Gettin' Fresh Events gets more bang for the truck

Where do tired food trucks go at the end of the day? The Gettin’ Fresh food truck gets tucked in at 2844 Eastern Ave. SE along with several other mobile eateries. When the folks who own these food trucks took a look at the parking and building space offered here, they decided it’d be a perfect spot to park their vehicles and store their equipment. Gettin’ Fresh’s owner, Abbie Sterling, saw something more.

“I quickly realized we were underutilizing the space. It had a lot of potential,” Sterling says. “When I saw the natural light from 50 feet of west-facing windows, I thought it would make a great space for making art, displaying art, and doing photography. Those ideas sort of got my wheels turning.”

Sterling enlisted her husband, Bill Lewis, and sister, Amanda Sterling, to transform the interior space into a superb little event spot. The long wall adjacent to the windows has been painted white to accommodate photography. Sterling put together an eclectic mix of vintage, Victorian, and mid-century modern furnishings, including wonderful tables and buffets to display artwork, products, or floral arrangements.

“We’re really focusing on entrepreneurs that need photos of their work,” Sterling says.

Accommodating up to 50 guests, Gettin' Fresh Events has so far hosted an album release party, a food truck tasting party, and a podcaster who needed a space to record her online course. Sterling’s extended family will be using the space for their own holiday get-together.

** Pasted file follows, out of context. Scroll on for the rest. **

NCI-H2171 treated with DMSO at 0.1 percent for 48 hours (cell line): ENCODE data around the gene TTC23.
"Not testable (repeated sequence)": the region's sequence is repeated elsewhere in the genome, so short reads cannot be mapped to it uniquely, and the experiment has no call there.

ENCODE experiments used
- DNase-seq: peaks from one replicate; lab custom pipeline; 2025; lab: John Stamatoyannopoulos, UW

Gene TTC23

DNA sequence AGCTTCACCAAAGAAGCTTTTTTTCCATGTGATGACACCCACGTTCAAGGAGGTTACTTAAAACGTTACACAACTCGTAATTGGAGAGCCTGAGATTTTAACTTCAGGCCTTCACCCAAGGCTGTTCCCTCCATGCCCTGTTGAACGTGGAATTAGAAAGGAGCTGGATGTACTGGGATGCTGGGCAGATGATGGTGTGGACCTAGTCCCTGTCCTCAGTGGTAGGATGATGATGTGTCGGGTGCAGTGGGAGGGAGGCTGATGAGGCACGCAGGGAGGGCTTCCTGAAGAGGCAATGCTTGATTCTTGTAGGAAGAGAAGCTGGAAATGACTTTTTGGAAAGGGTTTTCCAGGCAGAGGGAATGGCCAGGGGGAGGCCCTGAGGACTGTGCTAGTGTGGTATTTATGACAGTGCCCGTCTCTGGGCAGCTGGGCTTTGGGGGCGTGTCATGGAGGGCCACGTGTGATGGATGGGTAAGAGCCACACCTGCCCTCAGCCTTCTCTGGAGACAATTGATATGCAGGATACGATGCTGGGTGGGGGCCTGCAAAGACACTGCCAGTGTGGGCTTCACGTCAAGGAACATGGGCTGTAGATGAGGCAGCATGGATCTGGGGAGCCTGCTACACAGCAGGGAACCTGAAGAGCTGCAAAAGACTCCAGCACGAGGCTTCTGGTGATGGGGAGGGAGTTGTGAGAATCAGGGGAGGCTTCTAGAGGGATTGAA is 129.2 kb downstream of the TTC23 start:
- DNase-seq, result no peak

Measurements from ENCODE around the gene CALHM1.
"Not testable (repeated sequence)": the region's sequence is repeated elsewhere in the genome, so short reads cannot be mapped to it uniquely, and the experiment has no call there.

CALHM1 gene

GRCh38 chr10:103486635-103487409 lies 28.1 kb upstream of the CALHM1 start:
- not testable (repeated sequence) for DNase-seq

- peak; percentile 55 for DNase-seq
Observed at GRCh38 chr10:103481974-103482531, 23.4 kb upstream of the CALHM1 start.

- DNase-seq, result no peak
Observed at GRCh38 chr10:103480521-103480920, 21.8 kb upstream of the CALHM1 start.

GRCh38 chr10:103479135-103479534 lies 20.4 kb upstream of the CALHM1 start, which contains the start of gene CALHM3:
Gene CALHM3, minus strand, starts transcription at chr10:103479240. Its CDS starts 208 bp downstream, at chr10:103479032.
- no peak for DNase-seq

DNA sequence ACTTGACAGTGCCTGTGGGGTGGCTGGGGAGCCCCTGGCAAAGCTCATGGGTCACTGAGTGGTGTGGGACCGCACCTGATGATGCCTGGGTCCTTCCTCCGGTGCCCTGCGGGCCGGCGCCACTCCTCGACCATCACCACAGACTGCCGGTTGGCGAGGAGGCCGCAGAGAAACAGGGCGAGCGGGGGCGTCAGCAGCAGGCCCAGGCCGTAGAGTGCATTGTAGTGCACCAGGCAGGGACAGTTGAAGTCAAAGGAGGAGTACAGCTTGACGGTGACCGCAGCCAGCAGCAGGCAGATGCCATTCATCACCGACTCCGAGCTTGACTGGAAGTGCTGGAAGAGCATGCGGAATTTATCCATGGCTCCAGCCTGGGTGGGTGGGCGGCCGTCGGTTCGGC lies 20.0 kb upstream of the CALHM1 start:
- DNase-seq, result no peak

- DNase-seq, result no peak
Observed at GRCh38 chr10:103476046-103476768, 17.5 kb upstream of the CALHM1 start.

Customers booking the space have the option of purchasing food from the Gettin’ Fresh food truck. In addition to the regular menu, Sterling will honor just about any catering request, from small bites and charcuterie boards, to dessert bars and full meals. A stickler for hyper-local ingredients, she purchases her fresh produce from Ken’s Fruit Market, bread from Nantucket Baking Company, meats from Bob’s Butcher Block, and sweets from Ida’s Pastry Shop.

“When someone requests to rent the space or collaborate with us, the food truck can always be incorporated into the event,” she says. “For instance, when the Astrobats released their new album, we served nachos later in the evening. If I was hosting a yoga session, we could prepare smoothies, a veggie bowl, or lick some lettuce afterwards.”

(Yes, Sterling has a sense of humor as well as good business sense.)

As Gettin’ Fresh Events becomes a popular gathering spot, Sterling hopes that other nearby businesses will find success in a happening neighborhood.

“A lot of what’s going on in Alger Heights proper is just a stone’s throw away and it’s diverse,” she says. “I think there’s a lot of businesses nearby that are overlooked. I think we could we draw interest.”

Current neighboring businesses include Cut Creators barber shop, Martha’s International Market, and Daddy Pete’s BBQ. Several women-focused organizations and individuals are looking to book space in the future.

“It has been amazing. A new organization, Women Who, is interested in hosting a monthly gathering and some women who focus on ethical fashion and recycling wardrobes reserved a date in January to host a workshop,” she says. “It’s rewarding being able to provide a space for these incredible women. In the future I’ll be looking to collaborate with these types of organizations and individuals that focus on ethics, equality, and community.”

Written by Estelle Slootmaker, Development News Editor
Photos courtesy of  Arrae Creative 

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